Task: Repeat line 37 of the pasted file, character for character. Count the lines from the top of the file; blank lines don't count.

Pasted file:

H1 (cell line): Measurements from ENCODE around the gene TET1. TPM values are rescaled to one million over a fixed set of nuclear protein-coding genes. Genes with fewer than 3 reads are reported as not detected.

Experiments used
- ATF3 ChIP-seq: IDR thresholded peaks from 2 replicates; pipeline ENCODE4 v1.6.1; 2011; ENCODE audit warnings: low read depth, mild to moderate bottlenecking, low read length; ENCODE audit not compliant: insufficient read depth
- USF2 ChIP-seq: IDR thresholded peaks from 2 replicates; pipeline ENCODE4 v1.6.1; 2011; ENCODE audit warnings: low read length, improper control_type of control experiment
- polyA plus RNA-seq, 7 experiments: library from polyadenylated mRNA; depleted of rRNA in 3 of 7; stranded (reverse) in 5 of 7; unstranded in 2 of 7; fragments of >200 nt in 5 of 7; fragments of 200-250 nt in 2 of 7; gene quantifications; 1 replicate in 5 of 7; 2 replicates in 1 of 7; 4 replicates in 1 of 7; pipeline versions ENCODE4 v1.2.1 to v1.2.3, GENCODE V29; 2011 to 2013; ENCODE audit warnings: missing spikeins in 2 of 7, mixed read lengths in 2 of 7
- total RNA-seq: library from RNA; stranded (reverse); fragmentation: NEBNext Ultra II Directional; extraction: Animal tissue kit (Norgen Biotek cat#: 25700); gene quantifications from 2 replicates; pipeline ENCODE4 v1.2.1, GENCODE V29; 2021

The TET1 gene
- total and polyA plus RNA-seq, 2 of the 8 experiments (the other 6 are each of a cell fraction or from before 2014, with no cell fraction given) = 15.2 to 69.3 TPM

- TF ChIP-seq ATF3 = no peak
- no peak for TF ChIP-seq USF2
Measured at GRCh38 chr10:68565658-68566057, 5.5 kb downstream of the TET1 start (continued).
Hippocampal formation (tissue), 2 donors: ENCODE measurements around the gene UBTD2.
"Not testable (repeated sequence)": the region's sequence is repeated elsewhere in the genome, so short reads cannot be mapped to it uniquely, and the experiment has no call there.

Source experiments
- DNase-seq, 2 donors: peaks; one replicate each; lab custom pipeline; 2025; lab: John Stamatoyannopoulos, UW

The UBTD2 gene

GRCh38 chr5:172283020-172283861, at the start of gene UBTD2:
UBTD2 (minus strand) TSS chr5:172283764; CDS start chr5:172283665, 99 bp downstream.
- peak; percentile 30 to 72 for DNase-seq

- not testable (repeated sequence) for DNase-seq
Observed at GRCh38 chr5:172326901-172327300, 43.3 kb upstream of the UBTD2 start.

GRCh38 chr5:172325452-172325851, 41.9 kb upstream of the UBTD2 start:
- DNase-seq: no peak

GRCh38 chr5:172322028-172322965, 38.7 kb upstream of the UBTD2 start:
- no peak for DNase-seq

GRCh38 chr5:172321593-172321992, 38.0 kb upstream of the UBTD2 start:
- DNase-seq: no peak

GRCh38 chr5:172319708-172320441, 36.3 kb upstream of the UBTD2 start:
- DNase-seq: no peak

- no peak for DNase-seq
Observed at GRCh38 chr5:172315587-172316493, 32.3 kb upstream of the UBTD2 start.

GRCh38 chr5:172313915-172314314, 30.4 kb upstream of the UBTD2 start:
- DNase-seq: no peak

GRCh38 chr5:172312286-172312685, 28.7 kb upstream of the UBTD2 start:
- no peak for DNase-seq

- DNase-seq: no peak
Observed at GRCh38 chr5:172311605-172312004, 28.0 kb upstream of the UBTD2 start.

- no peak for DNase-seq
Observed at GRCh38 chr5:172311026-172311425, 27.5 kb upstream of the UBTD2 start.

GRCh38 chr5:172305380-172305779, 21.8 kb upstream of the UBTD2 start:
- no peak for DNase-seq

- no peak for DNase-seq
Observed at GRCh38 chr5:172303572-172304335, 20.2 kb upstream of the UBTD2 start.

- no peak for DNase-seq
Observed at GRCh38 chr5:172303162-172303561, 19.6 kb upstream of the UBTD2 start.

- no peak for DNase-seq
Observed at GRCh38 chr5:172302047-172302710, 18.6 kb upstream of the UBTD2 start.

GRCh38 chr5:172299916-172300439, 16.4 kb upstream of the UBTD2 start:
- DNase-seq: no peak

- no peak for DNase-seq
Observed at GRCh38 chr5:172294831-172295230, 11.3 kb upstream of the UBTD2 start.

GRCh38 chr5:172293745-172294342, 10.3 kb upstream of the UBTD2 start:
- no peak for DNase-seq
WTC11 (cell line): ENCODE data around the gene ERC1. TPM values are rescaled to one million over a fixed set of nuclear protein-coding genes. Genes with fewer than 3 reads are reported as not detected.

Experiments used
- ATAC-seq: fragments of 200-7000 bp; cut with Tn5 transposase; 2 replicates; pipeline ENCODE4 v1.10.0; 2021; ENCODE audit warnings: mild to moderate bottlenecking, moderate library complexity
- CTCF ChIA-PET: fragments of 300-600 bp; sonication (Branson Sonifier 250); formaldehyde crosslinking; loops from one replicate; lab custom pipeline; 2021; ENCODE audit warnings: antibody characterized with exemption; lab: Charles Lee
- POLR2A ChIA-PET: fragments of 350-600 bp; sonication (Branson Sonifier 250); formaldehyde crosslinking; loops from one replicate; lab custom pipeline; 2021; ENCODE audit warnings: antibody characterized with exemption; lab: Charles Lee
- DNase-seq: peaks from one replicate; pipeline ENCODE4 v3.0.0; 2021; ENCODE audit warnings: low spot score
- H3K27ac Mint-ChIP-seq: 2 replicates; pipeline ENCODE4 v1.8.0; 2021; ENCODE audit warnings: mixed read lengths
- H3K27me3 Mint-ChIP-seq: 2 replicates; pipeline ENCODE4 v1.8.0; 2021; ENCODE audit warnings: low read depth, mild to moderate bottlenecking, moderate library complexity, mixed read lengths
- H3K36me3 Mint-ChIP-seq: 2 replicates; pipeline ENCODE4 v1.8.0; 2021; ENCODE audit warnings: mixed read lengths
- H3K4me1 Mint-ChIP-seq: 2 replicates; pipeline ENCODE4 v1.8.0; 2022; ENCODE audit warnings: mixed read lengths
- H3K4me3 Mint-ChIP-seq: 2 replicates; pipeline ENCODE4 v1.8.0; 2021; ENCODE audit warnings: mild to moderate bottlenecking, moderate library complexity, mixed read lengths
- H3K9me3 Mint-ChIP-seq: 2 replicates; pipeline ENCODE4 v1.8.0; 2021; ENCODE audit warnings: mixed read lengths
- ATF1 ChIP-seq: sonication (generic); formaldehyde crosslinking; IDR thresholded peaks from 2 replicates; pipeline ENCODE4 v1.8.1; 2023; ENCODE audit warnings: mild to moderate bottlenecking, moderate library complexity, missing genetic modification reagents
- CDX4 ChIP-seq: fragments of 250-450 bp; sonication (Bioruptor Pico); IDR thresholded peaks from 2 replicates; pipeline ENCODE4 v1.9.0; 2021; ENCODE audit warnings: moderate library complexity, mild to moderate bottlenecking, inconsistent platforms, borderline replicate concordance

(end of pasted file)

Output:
Observed at GRCh38 chr5:172311605-172312004, 28.0 kb upstream of the UBTD2 start.